How do Denver and Boulder tech offices rank compared to other U.S. cities? Right in the middle, according to JLL who released their 2016 High Tech Outlook this week. As reported in the Denver Business Journal, JLL says its High Tech Outlook analysis factored in 16 variables in four categories which included economic momentum, talent pool, innovation and cost in order to rank markets that would be better suited to weather periods of economic decline.
Out of the 45 U.S. cities ranked, Denver came in at No. 23 and Boulder landed in the No. 25 spot. The cities at the top of the list were Silicon Valley and San Francisco, respectively. The report found that Denver has a highly-educated workforce that acts as a magnet that consistently attracts high-caliber tech talent from across the nation. However, Denver’s downfall is a rising cost of living that is proving to be a burden to both new and established residents.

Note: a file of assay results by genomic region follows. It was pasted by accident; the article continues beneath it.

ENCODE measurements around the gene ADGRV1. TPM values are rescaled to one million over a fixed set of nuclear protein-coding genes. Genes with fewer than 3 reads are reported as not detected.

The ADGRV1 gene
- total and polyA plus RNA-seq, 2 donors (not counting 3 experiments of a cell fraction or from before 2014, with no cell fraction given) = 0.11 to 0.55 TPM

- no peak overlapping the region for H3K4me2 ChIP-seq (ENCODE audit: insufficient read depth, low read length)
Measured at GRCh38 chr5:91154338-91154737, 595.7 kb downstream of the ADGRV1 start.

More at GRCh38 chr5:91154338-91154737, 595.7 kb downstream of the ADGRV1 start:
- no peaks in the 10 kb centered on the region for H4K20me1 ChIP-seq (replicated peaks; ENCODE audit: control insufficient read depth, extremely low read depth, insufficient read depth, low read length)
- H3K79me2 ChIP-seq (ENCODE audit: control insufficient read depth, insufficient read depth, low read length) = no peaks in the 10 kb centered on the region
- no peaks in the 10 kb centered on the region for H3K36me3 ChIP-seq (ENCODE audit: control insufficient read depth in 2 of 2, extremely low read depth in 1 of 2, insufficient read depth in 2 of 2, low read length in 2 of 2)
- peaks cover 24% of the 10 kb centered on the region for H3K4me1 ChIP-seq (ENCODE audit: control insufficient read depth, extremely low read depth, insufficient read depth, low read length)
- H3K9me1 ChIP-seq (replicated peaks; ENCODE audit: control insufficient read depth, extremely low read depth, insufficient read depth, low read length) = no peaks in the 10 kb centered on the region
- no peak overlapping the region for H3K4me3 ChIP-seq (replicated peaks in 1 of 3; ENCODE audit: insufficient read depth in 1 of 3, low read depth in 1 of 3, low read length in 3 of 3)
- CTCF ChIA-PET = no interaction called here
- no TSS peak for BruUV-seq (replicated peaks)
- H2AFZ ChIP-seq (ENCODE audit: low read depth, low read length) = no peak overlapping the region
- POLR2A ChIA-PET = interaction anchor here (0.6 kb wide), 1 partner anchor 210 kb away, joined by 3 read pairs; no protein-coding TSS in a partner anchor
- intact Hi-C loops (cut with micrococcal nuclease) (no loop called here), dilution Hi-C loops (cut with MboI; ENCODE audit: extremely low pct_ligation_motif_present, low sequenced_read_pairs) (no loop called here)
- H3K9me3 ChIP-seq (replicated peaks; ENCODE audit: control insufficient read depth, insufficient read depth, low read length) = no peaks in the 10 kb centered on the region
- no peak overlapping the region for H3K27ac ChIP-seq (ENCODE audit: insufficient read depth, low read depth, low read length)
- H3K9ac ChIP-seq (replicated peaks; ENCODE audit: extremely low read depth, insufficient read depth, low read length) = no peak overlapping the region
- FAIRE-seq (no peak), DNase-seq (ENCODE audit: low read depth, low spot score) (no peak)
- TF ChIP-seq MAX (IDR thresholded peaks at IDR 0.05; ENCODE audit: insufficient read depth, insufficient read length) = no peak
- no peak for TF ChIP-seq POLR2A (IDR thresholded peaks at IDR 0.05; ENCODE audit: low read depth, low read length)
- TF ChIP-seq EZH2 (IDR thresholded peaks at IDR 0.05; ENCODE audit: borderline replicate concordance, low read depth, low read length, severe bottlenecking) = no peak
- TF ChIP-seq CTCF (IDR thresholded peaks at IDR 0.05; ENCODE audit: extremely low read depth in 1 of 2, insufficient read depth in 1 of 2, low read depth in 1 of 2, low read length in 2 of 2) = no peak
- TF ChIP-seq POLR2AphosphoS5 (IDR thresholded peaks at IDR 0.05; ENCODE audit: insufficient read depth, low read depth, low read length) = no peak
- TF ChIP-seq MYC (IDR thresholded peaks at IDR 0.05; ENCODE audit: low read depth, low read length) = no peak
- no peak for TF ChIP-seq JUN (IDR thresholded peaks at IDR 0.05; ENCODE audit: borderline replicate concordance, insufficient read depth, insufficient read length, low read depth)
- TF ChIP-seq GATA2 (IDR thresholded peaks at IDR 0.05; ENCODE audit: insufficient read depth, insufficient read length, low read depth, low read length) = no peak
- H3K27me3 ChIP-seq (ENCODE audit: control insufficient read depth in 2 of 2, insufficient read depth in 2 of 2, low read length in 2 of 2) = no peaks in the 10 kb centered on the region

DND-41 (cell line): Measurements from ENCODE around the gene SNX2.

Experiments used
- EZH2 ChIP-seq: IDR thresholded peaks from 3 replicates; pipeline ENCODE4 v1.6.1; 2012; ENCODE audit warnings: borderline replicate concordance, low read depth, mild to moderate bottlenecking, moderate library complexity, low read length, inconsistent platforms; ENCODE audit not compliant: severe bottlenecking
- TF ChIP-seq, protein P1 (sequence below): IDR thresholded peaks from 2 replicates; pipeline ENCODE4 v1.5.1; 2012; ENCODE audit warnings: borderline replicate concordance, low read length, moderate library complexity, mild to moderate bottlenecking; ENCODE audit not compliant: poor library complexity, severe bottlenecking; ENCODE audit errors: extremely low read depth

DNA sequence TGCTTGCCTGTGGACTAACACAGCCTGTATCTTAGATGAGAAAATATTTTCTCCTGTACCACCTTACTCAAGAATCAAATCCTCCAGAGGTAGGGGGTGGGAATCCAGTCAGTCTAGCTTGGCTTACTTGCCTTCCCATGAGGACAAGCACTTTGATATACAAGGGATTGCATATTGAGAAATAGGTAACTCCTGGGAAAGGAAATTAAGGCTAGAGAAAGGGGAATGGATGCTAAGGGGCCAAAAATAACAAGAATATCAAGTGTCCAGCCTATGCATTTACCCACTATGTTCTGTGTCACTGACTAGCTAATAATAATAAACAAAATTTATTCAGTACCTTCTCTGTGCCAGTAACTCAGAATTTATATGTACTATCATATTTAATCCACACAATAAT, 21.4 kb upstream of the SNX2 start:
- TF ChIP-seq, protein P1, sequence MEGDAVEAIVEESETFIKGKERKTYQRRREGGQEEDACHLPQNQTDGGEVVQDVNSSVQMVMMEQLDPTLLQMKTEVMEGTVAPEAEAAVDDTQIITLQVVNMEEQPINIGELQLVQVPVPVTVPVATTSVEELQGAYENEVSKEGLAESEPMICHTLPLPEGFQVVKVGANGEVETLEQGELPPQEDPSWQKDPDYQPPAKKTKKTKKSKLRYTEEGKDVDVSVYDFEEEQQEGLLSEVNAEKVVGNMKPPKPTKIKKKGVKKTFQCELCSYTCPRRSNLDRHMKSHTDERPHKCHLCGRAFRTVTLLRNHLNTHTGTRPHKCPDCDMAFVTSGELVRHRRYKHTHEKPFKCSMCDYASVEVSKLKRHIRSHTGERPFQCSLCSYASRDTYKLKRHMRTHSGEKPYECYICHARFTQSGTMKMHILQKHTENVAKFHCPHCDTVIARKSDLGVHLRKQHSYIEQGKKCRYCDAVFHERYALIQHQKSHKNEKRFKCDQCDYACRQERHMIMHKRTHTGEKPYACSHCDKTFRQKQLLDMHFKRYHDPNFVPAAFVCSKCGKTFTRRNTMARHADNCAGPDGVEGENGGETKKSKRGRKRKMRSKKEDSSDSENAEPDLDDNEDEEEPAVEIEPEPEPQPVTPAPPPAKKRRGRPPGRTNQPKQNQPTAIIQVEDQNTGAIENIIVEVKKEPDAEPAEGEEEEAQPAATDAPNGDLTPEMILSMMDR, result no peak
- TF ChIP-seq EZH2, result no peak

Boulder, on the other hand, is reported to have more than 100,000 square feet of readily available tech space for sublease, creating opportunities for startups and small businesses to establish themselves near similar businesses at a lower price. The challenge Boulder faces, according to the report, is that as more tenants flock to Boulder, many flex and industrial workers are being forced out of the city due to a boost in office conversions.
According to CIO Dive, the report showed that the technology industry as a whole leads the pack when it comes to real estate expansion and employment growth, according. Although companies will first look to Silicon Valley or Seattle to attract top talent, Denver and other secondary markets are great options for younger companies looking for a high growth opportunity at a reduced cost.